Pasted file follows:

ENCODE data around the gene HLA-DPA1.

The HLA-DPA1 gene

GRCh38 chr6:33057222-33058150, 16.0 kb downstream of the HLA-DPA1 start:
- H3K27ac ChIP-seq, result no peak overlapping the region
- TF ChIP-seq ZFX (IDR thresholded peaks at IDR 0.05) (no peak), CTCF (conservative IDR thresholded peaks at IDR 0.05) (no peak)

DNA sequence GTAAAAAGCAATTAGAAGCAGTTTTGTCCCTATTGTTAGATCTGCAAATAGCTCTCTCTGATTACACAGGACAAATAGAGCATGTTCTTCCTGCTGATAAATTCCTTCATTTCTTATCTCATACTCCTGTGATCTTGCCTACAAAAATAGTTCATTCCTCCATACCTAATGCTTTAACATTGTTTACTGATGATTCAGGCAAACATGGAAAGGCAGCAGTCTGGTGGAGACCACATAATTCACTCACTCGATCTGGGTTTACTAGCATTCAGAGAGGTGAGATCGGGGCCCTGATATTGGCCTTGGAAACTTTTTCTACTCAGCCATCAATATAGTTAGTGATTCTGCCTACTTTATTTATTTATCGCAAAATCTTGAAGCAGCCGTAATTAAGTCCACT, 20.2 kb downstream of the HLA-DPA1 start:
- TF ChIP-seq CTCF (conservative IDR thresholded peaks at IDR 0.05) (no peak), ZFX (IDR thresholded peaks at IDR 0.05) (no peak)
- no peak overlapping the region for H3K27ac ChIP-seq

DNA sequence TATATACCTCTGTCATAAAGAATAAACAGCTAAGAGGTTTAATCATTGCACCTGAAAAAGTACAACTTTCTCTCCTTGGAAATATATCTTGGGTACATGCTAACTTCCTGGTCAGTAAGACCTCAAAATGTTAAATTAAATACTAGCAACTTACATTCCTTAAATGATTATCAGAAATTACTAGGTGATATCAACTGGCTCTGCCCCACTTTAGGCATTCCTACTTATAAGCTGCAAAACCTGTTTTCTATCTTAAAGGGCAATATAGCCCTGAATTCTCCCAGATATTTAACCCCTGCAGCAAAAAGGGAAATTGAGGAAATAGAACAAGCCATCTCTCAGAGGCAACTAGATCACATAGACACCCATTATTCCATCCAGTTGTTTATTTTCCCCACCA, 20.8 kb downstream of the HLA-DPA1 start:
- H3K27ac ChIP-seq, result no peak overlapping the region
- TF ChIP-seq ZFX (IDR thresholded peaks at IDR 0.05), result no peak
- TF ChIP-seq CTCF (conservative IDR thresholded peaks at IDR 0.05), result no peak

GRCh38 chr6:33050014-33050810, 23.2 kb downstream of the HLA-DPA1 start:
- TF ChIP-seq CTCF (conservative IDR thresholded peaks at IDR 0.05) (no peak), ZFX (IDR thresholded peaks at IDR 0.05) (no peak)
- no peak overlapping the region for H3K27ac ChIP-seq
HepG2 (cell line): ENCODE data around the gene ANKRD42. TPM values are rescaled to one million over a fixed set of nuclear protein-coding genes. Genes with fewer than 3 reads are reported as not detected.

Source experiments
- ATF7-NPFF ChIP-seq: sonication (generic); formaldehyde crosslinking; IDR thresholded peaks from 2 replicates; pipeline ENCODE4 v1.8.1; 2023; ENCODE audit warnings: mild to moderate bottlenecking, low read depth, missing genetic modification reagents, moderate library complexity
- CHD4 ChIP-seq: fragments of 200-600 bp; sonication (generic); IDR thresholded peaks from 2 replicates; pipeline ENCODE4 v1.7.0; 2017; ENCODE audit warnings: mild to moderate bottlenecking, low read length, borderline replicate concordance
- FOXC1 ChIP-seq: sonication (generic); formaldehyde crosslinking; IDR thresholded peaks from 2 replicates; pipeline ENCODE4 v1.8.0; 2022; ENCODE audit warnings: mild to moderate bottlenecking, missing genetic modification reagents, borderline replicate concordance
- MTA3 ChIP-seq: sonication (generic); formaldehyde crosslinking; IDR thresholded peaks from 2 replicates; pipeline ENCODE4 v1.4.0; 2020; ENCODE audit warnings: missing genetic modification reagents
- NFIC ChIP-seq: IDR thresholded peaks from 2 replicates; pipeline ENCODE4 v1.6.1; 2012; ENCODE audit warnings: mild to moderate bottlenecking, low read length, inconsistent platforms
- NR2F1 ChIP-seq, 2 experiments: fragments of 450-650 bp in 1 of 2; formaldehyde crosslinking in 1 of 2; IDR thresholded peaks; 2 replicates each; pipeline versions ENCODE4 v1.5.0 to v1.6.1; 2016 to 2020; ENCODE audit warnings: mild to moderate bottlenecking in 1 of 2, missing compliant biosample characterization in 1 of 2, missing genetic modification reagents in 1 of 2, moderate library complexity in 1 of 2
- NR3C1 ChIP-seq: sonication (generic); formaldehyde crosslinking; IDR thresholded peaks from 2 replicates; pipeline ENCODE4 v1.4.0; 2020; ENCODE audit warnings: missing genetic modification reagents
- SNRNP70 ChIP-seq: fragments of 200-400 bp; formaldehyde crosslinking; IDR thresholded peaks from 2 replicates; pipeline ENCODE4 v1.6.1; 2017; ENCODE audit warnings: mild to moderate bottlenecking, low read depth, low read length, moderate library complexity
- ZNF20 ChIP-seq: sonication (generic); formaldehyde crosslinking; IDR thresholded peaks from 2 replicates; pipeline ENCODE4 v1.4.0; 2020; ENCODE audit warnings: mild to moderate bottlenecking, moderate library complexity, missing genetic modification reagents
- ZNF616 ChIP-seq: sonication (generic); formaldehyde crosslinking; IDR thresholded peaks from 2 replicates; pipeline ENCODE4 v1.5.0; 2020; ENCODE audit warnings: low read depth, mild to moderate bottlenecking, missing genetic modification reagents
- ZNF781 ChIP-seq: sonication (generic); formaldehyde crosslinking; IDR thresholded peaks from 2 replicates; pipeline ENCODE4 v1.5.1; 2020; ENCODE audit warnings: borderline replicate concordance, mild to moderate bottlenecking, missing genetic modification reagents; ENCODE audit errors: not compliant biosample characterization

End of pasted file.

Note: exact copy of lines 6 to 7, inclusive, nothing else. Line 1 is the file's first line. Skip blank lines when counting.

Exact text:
DNA sequence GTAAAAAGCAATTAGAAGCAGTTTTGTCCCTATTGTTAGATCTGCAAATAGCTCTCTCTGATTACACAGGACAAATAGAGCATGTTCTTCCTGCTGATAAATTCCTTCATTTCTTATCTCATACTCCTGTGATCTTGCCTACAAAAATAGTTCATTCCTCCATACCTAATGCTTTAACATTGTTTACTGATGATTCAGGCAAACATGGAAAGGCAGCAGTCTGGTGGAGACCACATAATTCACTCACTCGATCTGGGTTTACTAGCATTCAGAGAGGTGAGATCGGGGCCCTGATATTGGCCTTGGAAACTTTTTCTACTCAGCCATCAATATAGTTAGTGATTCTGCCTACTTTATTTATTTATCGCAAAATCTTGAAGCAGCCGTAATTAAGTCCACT, 20.2 kb downstream of the HLA-DPA1 start:
- TF ChIP-seq CTCF (conservative IDR thresholded peaks at IDR 0.05) (no peak), ZFX (IDR thresholded peaks at IDR 0.05) (no peak)